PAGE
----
Understanding the roles and risks of all adults around very young children is crucial, given their dependence on caregivers and the potential for rapid escalation. The analysis also highlighted ongoing problems in effectively assessing and managing risks involving babies, with connections to domestic abuse, where pregnancy is a recognised risk factor in such relationships, posing challenges for professionals.

Parents’ and carers’ needs

Among the 393 cases reported to the Panel, 13% (n=51) involved parents under 25 years old, and 3% (n=13) had a history of being in the care system, although identification was sometimes challenging. This indicates a potential need for additional support from services like GPs and health visitors for these parents.

Conditions in practice

One of the main messages from the review is the importance of providing practitioners with the best opportunity to identify, assist and protect children. Specifically for health visiting, the following factors were found to hinder optimal practice and safeguarding decision making:

  • Major challenges in workforce recruitment and retention, most obviously in children’s social care and health visiting, which impact on the quality of practice. The review raises concerns about the year-on-year decline in the number of health visitors.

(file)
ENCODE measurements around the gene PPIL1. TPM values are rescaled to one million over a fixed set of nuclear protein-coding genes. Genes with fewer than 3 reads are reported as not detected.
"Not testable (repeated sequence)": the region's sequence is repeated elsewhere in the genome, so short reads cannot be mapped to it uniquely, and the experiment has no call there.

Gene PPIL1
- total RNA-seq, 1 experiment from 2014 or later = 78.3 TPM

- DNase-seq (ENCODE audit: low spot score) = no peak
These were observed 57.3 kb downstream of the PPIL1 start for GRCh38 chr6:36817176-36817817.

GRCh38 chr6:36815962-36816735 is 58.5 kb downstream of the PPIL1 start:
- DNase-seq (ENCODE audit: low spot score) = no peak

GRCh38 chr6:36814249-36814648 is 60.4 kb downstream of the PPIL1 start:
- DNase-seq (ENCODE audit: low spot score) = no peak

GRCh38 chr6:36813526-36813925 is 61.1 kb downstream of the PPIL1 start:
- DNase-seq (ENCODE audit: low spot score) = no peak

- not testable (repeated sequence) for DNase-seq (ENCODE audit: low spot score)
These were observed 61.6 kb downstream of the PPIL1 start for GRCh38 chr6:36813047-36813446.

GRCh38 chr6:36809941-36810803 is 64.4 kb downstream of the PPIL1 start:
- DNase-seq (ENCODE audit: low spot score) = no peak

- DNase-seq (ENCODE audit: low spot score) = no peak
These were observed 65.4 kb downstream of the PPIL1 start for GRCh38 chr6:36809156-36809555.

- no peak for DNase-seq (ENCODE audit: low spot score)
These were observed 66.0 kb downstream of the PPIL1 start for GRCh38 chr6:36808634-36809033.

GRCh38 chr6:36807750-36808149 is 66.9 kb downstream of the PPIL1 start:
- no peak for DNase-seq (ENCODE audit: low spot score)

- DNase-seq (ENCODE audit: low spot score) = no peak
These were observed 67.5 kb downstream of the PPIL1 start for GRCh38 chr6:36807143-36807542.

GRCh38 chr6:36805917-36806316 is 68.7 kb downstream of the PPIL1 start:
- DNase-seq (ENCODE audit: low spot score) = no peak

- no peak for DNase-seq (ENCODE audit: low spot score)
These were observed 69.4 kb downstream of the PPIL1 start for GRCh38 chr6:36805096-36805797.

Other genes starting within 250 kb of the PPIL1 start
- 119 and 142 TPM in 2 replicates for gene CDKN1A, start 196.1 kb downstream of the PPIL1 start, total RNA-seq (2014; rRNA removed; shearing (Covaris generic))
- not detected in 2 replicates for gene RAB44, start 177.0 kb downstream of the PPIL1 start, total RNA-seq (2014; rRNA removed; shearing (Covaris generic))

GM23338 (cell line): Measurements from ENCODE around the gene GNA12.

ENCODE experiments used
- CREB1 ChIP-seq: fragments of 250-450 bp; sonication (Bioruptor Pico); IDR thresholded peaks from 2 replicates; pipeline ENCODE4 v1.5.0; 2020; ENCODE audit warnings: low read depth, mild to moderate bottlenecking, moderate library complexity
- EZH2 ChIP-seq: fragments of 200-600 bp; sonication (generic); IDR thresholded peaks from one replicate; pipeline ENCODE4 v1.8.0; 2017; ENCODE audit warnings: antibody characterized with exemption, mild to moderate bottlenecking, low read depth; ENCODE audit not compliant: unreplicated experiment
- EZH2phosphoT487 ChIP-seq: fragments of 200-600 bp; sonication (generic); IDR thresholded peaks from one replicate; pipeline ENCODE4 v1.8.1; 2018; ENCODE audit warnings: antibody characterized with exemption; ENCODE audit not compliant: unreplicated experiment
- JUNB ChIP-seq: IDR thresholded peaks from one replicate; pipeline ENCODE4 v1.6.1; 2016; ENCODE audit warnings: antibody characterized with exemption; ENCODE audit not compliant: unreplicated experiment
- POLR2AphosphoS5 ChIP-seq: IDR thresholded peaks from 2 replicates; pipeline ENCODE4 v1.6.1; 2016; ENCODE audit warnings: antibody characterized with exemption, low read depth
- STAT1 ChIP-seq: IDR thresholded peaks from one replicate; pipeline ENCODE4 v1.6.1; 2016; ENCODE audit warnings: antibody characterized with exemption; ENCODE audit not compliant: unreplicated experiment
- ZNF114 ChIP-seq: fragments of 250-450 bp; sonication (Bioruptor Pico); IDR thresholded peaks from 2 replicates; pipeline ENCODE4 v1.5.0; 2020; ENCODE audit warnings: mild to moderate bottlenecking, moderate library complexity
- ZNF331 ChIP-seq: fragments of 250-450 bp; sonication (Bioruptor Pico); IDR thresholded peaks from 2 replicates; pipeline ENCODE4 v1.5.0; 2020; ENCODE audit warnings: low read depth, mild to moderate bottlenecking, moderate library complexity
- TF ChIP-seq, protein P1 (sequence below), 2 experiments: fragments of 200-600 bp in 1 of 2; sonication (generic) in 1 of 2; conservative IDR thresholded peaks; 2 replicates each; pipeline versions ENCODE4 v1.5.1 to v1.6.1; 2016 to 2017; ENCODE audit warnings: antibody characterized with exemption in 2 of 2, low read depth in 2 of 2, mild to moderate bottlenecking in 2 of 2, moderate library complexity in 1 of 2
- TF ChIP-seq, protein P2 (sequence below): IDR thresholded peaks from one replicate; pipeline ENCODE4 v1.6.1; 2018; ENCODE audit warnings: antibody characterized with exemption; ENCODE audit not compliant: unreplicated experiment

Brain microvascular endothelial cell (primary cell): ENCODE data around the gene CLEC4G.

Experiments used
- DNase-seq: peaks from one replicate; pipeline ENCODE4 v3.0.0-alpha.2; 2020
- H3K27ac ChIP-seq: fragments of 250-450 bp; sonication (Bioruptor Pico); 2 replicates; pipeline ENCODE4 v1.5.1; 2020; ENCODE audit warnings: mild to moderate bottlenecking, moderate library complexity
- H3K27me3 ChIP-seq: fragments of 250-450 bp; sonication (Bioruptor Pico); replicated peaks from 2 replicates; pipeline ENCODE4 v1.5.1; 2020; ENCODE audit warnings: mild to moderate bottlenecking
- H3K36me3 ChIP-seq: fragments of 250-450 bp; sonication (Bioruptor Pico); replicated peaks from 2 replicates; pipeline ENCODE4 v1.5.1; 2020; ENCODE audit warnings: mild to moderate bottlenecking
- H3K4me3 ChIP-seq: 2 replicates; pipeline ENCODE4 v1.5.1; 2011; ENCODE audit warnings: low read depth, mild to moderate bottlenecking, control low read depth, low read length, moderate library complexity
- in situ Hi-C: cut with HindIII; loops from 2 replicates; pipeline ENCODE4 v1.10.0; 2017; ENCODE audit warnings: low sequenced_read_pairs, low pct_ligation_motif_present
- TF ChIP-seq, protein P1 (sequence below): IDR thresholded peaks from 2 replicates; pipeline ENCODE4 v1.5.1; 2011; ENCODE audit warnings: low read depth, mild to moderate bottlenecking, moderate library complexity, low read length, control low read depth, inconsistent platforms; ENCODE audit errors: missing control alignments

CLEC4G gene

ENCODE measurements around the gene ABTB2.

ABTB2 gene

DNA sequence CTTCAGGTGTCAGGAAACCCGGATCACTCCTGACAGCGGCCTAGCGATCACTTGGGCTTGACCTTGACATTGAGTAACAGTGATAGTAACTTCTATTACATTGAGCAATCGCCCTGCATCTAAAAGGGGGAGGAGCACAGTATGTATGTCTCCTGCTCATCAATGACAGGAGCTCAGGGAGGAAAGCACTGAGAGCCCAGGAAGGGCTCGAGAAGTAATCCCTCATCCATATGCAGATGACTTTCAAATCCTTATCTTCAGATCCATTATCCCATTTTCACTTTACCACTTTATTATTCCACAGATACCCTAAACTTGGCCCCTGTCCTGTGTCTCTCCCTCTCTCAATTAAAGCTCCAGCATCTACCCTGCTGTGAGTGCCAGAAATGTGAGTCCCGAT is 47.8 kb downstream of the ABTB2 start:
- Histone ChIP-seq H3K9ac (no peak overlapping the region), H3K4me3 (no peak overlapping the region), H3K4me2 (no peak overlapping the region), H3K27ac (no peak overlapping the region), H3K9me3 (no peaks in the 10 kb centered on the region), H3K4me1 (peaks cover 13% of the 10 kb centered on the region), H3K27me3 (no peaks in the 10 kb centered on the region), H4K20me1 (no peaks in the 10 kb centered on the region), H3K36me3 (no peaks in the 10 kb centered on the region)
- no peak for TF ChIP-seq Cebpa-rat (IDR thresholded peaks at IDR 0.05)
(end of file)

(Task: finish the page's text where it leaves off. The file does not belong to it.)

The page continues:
• Increases in population numbers and levels of vulnerability – this includes evidence from the iHV Annual State of Health Visiting survey. Alongside the decline in workforce numbers, these place significant pressures on health visiting services in meeting the scale of need.
  • Limited GP input and incomplete health records in multi-agency meetings posed a common problem in recognising vulnerabilities affecting families. Inadequate information sharing between agencies, like neonatal units, midwives, health visitors, and GPs, especially in families with young children, significantly impacts the protection of children at risk of harm.
  • There was also evidence that questions about domestic abuse were not being asked during checks with mothers if fathers were present (this learning point applies regardless of sex and gender of both parents or main carers). While including fathers in checks and appointments is essential to avoid them becoming invisible to services, this finding emphasises the need to ensure that mothers can speak to health visitors alone in case the presence of the other parent inhibits disclosure.
  • The report emphasises the importance of working upstream to prevent situations reaching crisis point.

The report concludes with a series of reflective questions for safeguarding leaders to support them in promoting the very high standards of safeguarding practice and makings sure that learning reviews drive longer term change to help children and families. These questions are organised around 6 key strategic themes:

  • Culture: creating an inclusive culture where professional challenge is promoted.
  • Clear partnership intent: ensuring clear and balanced partnership working.
  • Strategy to delivery: ensuring strategy is carried through to frontline practice.
  • Assessing effectiveness: evaluating impact of the safeguarding system.
  • Getting upstream: ensuring learning feeds into prevention, early intervention and the commissioning of services.
  • Workforce: working together effectively across agencies and promoting development.